Up to 230,000 unpaid carers are putting their state pension in jeopardy by not claiming carer's credit – a benefit that plugs gaps in your national insurance record when you're not able to work because you're caring for someone.

Carer's credit is not a typical benefit, as you don't receive any money for it. However, it's important to claim it – otherwise your state pension could be negatively impacted.

  • Carer's credit is a national insurance 'credit' designed to fill gaps in your national insurance record (eg, from having to give up your job to care for someone).
  • It's this record that determines if you've worked enough to earn the state pension.
  • You could get it if you care for someone for at least 20 hours a week.

According to new figures from the Department for Work and Pensions, it's estimated up to 250,000 carers are eligible to claim carer's credit – but just 20,000 are actually doing so.

Charity Carers UK puts the total number of unpaid carers in the UK at 6.5 million – if you're one of those and think you could be eligible for carer's credit, it's important to check now if you can claim.

Heléna Herklots, Carers UK chief executive, told us: "When people take on a caring role for a loved one, they can face serious financial hardship. Many carers see a steep drop in income if they have to leave work or reduce their hours to care.

"It is vital that carers are able to protect their state pension entitlement and don't suffer an ongoing impact from reducing hours or leaving work to care."

Eligible for carer's credit? Don't put your state pension at risk by not claiming it

How is carer's credit different from carer's allowance?

Carer's allowance, worth up to £62.70 a week, is a totally separate benefit to carer's credit.

  • To qualify for carer's allowance, you must care for someone for at least 35 hours a week although you don't have to be related or live with them (see full eligibility criteria).
  • If you're eligible for and receive carer's allowance you'll automatically get carer's allowance credit, which works in the same way as carer's credit – so there's no need to worry about claiming for carer's credit too.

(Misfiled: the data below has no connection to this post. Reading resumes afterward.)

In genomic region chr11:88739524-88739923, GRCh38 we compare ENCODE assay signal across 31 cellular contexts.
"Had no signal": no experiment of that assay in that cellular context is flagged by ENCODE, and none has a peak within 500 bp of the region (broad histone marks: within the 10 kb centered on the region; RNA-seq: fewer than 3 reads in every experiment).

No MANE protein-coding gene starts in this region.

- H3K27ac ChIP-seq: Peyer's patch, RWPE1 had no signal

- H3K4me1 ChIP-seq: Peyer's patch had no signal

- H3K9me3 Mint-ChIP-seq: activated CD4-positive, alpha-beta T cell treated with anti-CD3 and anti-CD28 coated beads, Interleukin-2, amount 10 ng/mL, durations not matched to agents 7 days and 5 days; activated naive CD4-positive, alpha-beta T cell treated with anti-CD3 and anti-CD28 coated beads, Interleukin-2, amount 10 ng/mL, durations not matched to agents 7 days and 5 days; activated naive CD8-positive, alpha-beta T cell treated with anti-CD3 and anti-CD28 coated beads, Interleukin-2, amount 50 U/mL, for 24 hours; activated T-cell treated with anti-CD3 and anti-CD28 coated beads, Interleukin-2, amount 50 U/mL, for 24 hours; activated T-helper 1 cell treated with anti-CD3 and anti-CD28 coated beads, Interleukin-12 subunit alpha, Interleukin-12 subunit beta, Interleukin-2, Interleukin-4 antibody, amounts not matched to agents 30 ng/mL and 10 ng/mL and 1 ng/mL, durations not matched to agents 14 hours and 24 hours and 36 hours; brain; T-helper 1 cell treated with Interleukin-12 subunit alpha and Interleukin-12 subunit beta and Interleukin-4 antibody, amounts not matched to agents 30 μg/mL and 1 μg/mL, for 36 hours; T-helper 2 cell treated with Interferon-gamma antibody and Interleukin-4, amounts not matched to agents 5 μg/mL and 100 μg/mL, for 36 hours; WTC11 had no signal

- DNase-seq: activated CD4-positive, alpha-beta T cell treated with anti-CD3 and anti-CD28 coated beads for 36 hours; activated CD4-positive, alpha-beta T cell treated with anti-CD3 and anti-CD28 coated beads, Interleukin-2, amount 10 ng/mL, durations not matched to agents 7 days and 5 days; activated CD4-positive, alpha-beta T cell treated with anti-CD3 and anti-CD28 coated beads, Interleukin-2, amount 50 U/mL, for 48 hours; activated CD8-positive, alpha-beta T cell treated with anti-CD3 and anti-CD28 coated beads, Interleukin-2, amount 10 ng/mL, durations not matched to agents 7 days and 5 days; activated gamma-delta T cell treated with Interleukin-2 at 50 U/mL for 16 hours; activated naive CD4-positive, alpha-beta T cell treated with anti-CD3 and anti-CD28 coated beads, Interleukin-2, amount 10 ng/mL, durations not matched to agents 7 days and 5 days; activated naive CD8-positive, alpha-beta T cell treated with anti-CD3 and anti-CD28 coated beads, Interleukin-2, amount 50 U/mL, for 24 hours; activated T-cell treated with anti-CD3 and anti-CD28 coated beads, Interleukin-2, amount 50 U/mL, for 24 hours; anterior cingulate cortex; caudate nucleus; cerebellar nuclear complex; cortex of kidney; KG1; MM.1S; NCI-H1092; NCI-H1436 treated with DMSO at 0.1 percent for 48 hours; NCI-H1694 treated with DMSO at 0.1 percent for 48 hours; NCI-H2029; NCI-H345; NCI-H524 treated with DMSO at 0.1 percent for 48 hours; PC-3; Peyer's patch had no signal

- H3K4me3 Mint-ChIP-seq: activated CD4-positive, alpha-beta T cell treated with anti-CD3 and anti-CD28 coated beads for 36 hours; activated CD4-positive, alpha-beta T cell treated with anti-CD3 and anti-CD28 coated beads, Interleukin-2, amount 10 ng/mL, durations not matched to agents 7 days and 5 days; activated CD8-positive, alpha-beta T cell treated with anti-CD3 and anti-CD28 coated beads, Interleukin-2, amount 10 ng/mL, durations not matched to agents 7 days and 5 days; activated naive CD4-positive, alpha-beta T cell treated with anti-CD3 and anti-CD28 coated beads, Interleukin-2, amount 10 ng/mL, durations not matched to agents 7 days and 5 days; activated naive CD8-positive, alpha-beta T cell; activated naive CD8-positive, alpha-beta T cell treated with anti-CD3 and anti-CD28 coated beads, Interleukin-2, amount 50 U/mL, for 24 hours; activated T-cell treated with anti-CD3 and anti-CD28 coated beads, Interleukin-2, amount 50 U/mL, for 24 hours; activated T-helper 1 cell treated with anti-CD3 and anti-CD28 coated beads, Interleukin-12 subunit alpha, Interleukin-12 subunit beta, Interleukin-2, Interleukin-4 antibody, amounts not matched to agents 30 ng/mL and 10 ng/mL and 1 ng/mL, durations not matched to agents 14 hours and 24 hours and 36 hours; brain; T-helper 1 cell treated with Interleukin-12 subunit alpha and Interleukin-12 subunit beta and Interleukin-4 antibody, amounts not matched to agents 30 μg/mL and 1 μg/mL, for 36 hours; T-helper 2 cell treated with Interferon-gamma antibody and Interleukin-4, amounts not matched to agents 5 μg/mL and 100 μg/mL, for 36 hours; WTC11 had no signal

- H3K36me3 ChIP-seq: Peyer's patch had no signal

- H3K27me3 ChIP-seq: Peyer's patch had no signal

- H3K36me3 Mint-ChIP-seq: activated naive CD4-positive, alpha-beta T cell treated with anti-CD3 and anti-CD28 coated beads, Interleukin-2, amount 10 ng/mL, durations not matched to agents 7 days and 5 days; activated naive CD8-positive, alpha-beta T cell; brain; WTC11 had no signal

How to apply for carer's credit (Not sure if you're eligible? Still apply)

We explain how to check if you're eligible for carer's credit below. But in short, if you don't get carer's allowance and you do care for someone then apply anyway.

There's no harm in doing so if you're unsure whether you're eligible – the worst that'll happen is your application will be rejected.

The application process is straightforward: you can download a carer's credit application form or call 0345 608 4321 to get one. You then need to fill it in and post it to the Government's carer's allowance unit.

Your application must be received before the end of the tax year following the tax year to which the credits relate. This means a claim for the 2016/17 tax year (the last tax year) must be made by 5 April 2018.

How will I know if I'm eligible for carer's credit?

To get carer's credit you must fulfil the following criteria (though if you're unsure on anything, contact the carer's allowance unit on 0345 608 4321):

  • You must be aged between 16 and state pension age.

  • You must look after one or more people for at least 20 hours a week. You don't get more 'credits' if you look after more than one person.

  • The person you're caring for must also receive at least one of these benefits: disability living allowance (care component at the middle or highest rate), attendance allowance, constant attendance allowance, personal independence payment (the daily living component at the standard or enhanced rate) or the armed forces independence payment.

  • If the person you're caring for doesn't receive one of these benefits, you could still be eligible for carer's credit – but you'll have to get a health or social care professional to sign the application form to verify it.

  • You can also still get carer's credit if you have breaks from caring (up to 12 weeks in a row), such as if you take a holiday, go into hospital or the person you're caring for goes into hospital.

  • Bizarrely, it's possible for two people fulfilling the criteria above to be eligible for carer's credit by caring for each other.

Can I claim carer's credit for previous years?

Yes – you can go back one year, which means a claim made by 5 April 2018 could go back as far as the beginning of the 2016/17 tax year. You can also claim retrospectively even if the person you were caring for has since died or no longer needs caring for.

In these situations it's best to contact the carer's allowance unit on 0345 608 4321.

What other help is there for carers?

This week is Carers' Week – an annual campaign to raise awareness of caring and the challenges faced by carers.

The Care Act 2014, which came into force in April 2015, sets out carers' legal rights. Part of it includes giving carers a right to request a 'carer's assessment' from their local authority.

This assessment is carried out by a professional from your council who will work out how being a carer affects your life and assess what the council can do to help that.

Young carers (aged under 18) can also apply for an assessment. For more information, see guidance from the Carers Trust and the NHS.

For help and support, carers in England can also call the NHS Carers Direct helpline on 0300 123 1053. For other parts of the UK (although it covers England too), Carers UK has a free advice line on 0808 808 7777.